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Should You Give Your Boss a Warning That You Are Interviewing?

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Should You Give Your Boss a Warning That You Are Interviewing?

Once you’ve had the second interview with a prospective employer, it’s natural that your confidence will soar. If both interviews have gone very well, you’re probably starting to think about what you’ll say to your current boss. 

But no matter how promising it looks, it’s not a good idea to get overconfident. Things can sometimes turn on a dime, and you’ll be left in an embarrassing situation—and possibly without a job. 

Here’s a hypothetical example you will want to avoid: 

Jumping the gun.

You’ve had three face-to-face interviews with several people involved in each oneIn the third interview, the hiring manager talked about the things you would be working on in your first few weeks with the company. Once you heard that, you took it as a sign that you had the job. 

There was one final interview scheduled, nothing more than a formality, at which you were confident there would be an offer. You celebrated with champagne that evening as you drafted your letter of resignation.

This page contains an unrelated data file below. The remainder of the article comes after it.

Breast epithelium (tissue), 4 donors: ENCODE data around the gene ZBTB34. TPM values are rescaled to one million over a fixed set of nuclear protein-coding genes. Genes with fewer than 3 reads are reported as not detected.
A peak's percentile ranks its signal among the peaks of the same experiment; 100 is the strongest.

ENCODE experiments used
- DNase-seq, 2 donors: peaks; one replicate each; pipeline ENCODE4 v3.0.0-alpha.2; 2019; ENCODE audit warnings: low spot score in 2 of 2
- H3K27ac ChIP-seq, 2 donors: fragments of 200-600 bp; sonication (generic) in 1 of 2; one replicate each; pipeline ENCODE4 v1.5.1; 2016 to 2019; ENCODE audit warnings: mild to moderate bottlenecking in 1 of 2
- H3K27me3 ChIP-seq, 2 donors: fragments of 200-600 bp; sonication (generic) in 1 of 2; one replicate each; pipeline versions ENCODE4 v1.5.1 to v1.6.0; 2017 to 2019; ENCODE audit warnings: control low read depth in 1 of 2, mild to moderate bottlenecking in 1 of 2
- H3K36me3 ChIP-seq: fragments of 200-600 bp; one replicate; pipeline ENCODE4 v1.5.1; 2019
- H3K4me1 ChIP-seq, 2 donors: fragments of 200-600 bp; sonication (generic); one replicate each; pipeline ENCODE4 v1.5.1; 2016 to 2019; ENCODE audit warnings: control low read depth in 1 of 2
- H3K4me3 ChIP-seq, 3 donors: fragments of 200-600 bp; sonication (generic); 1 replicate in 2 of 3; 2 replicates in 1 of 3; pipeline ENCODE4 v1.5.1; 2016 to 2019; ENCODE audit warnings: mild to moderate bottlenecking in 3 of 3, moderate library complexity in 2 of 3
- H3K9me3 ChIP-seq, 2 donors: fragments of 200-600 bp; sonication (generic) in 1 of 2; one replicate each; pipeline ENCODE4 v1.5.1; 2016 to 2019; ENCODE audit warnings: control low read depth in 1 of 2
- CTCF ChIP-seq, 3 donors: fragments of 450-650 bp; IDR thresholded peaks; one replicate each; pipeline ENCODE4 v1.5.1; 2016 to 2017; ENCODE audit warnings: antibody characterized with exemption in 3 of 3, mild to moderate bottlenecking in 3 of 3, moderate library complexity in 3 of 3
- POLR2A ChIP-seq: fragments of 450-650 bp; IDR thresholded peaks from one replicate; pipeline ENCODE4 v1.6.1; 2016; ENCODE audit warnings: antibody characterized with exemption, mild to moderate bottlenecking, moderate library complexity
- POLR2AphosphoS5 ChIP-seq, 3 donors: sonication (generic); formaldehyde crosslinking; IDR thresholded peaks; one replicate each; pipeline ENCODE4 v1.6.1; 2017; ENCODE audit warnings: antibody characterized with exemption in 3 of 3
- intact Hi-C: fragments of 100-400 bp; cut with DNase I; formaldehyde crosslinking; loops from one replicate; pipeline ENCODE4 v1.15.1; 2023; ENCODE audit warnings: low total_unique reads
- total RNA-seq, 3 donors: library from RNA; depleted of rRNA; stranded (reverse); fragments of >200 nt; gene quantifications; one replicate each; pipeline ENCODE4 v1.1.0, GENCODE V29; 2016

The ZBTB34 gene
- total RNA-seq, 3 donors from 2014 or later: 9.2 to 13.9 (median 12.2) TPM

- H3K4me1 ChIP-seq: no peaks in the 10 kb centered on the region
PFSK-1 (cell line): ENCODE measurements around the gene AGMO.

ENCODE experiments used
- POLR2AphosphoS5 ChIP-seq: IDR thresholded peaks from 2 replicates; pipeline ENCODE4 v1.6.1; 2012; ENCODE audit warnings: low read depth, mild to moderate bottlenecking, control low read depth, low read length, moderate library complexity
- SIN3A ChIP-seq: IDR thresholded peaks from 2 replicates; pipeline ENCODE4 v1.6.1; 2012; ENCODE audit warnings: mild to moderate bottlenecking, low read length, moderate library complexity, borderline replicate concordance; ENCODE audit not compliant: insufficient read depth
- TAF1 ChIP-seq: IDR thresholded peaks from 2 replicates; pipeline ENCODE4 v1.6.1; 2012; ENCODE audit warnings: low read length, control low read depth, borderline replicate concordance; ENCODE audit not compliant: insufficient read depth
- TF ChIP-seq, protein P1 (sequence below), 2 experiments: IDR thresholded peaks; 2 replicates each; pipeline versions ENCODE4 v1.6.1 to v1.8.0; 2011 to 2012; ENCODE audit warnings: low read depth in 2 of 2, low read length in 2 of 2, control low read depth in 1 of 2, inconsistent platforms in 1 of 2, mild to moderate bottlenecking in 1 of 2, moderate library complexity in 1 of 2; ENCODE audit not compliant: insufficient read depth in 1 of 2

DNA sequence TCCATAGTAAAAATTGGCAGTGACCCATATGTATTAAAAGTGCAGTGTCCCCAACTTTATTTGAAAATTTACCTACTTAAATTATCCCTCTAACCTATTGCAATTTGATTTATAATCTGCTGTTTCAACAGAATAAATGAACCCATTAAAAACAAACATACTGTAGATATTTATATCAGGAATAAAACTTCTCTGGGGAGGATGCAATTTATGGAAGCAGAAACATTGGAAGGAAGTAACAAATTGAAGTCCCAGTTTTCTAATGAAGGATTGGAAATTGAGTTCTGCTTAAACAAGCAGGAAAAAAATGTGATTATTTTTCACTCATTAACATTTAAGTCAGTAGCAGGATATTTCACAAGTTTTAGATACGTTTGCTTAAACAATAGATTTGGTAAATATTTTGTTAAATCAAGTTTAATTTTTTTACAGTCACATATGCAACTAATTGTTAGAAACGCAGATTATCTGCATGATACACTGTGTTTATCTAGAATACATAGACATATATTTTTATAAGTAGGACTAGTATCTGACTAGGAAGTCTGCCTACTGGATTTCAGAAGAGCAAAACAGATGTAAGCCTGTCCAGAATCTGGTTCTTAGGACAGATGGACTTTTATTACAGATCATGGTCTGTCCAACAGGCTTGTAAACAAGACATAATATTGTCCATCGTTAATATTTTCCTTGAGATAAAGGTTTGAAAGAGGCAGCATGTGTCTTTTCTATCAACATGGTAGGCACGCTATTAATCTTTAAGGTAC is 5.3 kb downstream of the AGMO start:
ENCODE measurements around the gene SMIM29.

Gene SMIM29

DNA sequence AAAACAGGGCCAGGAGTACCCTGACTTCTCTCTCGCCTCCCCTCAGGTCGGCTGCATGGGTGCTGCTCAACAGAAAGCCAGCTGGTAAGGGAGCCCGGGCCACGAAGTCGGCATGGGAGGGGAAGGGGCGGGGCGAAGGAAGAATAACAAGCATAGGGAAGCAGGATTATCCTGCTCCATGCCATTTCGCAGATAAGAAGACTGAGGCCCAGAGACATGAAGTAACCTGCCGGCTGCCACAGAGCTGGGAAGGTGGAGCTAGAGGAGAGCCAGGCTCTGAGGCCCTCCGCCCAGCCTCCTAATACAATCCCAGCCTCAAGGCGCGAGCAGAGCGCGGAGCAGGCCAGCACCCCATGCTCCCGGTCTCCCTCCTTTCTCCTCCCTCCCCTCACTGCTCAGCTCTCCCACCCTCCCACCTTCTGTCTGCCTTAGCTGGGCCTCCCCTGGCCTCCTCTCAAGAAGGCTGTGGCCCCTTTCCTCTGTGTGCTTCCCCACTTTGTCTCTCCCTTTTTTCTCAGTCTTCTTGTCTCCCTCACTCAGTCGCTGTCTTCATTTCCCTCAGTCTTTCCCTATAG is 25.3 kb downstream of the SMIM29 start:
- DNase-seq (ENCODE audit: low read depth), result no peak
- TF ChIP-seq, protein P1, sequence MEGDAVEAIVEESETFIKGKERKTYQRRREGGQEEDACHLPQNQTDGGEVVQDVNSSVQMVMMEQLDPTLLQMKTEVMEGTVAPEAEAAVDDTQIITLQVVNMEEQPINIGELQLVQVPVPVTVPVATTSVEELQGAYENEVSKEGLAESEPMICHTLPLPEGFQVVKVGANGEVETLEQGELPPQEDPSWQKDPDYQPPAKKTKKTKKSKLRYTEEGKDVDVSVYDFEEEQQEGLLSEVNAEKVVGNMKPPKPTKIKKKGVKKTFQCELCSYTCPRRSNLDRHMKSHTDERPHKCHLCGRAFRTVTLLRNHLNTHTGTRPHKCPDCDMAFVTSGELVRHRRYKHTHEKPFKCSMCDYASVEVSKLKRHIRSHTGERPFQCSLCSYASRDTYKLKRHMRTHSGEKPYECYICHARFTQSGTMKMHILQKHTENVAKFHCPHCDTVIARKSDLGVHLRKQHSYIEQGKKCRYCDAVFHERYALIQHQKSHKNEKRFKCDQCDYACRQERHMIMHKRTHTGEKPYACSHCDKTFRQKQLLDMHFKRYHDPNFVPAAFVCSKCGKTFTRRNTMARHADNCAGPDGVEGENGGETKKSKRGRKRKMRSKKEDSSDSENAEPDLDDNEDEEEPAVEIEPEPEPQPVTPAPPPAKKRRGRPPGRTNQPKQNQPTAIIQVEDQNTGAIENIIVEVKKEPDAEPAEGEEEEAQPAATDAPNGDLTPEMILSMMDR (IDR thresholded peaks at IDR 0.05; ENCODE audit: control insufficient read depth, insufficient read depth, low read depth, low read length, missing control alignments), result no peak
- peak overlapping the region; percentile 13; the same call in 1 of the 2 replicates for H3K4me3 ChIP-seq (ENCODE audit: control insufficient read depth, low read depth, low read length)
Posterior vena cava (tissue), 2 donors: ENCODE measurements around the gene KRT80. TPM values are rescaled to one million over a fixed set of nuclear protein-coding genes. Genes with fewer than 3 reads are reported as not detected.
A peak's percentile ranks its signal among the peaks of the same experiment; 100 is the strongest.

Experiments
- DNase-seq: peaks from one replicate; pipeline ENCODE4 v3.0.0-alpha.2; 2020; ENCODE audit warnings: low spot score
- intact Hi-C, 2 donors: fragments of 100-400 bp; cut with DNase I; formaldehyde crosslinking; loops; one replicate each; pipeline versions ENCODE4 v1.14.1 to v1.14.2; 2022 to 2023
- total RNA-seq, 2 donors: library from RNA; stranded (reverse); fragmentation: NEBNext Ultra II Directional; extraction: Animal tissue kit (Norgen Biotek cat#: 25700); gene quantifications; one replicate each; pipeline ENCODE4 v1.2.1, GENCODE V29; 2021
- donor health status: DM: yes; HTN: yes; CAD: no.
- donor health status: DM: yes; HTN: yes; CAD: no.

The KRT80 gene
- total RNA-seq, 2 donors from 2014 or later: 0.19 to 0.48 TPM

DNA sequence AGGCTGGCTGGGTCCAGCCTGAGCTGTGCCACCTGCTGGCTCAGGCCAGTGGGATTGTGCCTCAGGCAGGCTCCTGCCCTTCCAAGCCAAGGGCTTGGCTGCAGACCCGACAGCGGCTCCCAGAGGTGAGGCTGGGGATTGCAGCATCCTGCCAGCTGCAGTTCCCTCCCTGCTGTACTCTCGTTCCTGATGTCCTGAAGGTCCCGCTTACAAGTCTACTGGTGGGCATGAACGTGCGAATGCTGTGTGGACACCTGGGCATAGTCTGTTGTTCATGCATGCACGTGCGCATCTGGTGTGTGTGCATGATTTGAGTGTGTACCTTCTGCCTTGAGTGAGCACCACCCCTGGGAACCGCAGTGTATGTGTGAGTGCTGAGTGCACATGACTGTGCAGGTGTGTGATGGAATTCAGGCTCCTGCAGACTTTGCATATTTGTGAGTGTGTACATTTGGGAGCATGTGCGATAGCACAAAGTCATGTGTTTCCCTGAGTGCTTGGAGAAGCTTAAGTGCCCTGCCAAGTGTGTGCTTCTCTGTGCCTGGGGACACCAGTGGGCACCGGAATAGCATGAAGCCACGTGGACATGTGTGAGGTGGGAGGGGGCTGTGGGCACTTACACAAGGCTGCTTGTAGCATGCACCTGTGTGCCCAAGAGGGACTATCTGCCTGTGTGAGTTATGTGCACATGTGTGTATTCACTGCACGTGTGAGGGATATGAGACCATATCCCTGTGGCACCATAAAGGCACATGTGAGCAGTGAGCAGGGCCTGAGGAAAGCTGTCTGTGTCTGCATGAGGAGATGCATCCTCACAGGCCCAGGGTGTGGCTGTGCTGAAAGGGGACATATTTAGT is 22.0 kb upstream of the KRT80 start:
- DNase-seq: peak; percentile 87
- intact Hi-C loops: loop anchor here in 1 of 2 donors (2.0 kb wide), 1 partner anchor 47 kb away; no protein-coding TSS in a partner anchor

The first thing the next morning, you handed the letter to your manager and said all the right things about how much you enjoyed working for the organization. You got so caught up in your new opportunity that it never crossed your mind that you hadn’t been officially hired yet.  

Three days later, you completed your final interview with flying colors, only to be told they had given the position to someone else. Someone in the C-suite had a niece who needed a job. 

What an embarrassing position you have put yourself in by giving your notice prematurely. Maybe you can withdraw your resignation, and your boss will allow you to keep your job. But your relationship with him or her has likely been changed irretrievably. The trust that your boss placed in you is gone and probably will be lost forever. 

Play it close to the vest.

Your boss knows it’s always possible you might be looking for another job. But it’s quite a different thing if they know for sure that you are job hunting. So, when you do start your search, keep it to yourself. Even telling a “trusted” co-worker could be a mistake. 

Don’t hand in your resignation just because things look promising. Make sure you have an offer in writing before you take that big step. As in the example above, the company might decide on some other candidate at the last minute. It could even be that you’ll see something in the offer that you hadn’t thought of earlier, which could cause you to change your mind about accepting it. 

Above all, handle your search and departure with discretion and respect, and you’ll maintain your good reputation. 

Do you need help starting your job search?

Contact the professionals at Pro Resources for the light industrial or technical/professional position you’re hoping to find. We’ve been in business for over 30 years, so let us use our experience to help you find your next job.